Africa is home to six of the 10 crises identified by the UN as “ones to watch” this year.
They are (in no particular order) the Democratic Republic of Congo (DRC), the Central African Republic (CAR), the Sahel, Ethiopia, Mozambique and the Horn of Africa. Other crisis hotspots the world body will be keeping more than a passing eye on during the nine months left in 2021 are Syria, Yemen, Myanmar and Bangladesh and Afghanistan.
The UN notes the COVID-19 pandemic dominated much of the world’s attention last year adding “there are other crises that will continue to require urgent attention from the international community”.
Syria and Yemen are probably the best known long-running conflict zones. A decade of fighting in Syria has seen millions displaced, many requiring humanitarian assistance. Yemen remains the scene of the world’s worst humanitarian crises, where the risk of large-scale famine has never been more acute.
Insecurity in the DRC is exacerbated by the pandemic, which compounded the country’s economic decline and the country now has the world’s second highest number of people classified severely food insecure and the highest number of internally displaced people (IDP) in Africa.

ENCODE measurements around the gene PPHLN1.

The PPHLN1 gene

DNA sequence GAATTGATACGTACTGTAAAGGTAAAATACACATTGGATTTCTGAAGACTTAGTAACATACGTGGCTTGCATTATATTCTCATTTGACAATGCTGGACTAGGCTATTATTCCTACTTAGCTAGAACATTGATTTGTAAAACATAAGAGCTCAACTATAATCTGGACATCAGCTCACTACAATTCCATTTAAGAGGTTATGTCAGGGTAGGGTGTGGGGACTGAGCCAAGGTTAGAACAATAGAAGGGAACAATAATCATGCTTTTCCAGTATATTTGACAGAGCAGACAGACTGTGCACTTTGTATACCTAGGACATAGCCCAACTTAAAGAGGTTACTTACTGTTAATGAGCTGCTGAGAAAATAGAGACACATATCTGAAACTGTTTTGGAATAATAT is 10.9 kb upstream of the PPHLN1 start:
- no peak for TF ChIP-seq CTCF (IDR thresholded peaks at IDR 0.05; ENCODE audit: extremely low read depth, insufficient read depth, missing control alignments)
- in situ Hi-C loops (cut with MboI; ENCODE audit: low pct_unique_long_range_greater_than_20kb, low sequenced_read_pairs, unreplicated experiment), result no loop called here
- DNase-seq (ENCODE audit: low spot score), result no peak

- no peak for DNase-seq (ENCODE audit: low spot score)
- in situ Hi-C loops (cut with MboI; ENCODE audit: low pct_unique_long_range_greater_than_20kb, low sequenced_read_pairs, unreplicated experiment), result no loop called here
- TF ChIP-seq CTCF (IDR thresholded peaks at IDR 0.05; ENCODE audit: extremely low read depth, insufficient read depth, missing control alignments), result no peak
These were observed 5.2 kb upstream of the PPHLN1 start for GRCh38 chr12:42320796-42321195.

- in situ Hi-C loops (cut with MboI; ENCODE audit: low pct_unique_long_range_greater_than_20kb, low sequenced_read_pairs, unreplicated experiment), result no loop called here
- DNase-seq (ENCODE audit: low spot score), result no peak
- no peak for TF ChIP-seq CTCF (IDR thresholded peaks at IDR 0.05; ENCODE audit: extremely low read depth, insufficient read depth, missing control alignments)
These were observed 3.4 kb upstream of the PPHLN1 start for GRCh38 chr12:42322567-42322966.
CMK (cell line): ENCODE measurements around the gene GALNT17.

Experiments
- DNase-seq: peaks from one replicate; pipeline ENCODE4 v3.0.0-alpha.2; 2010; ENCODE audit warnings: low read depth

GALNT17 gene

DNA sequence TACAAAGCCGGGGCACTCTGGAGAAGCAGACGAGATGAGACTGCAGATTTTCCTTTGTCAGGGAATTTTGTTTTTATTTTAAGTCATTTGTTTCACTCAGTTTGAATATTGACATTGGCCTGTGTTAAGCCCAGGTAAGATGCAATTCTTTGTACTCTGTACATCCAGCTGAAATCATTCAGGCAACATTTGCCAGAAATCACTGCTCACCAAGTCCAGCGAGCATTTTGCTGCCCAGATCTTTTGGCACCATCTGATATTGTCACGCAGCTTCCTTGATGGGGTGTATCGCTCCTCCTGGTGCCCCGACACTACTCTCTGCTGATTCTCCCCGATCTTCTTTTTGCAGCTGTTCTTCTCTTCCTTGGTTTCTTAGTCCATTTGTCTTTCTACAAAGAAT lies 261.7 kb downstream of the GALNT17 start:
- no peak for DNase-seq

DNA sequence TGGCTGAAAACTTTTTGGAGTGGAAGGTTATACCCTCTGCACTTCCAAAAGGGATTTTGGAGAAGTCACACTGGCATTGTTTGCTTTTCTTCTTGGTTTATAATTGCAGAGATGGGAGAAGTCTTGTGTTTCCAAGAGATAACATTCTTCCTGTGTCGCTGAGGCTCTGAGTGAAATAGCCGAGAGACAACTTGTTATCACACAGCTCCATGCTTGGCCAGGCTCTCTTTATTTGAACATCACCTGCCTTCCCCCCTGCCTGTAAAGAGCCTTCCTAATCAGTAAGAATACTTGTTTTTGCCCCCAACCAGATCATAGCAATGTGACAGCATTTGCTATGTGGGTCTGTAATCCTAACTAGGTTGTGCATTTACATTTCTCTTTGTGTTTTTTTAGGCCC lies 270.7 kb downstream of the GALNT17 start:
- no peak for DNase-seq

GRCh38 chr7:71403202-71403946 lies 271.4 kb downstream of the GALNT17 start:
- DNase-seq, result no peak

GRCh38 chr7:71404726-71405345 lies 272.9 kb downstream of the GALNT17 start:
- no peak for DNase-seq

In the Sahel, which includes Burkina Faso, Chad and Mali, a perfect storm of climate change, weak governance, poverty and chronic underdevelopment combined to create an unprecedented security and humanitarian crisis, a UN statement said.
Ethiopia is coping with inter-ethnic conflict, political transition, droughts, floods, a severe desert locust invasion and the ongoing socio-economic impact of the pandemic. In mid-2020 the number of people targeted for humanitarian assistance doubled from seven to 15.1 million. Humanitarian agencies face response challenges, particularly in Tigray, as well as in other areas with inter-communal conflict, such as Benishangul-Gumuz, Oromia and Afar.
Of South Africa’s eastern neighbour, Mozambique, the UN said: “Conflict in Cabo Delgado Province, home to over 2.2 million people, escalated significantly since January 2020. The number of people displaced more than quadrupled from March (over 110 400) to December 2020 (nearly 530 000), with half of them children. This is in addition to over 300 000 people affected by Tropical Cyclone Eloise, which passed through areas affected by Tropical Storm Chalane in December 2020 and were devastated by cyclones Idai and Kenneth less than two years ago”.
The Greater Horn of Africa experienced its worst desert locust upsurge in decades.
“With support from the Food and Agriculture Organisation (FAO), governments conducted massive aerial and ground control operations, with over 1.5 million hectares treated since March 2020. This was kick-started by a $10 million allocation from the OCHA-managed Central Emergency Response Fund (CERF). Significant progress was made, but desert locusts continue to threaten lives and livelihoods in the Greater Horn of Africa, a region where tens of millions live with severe food insecurity and cannot cope with yet another shock.”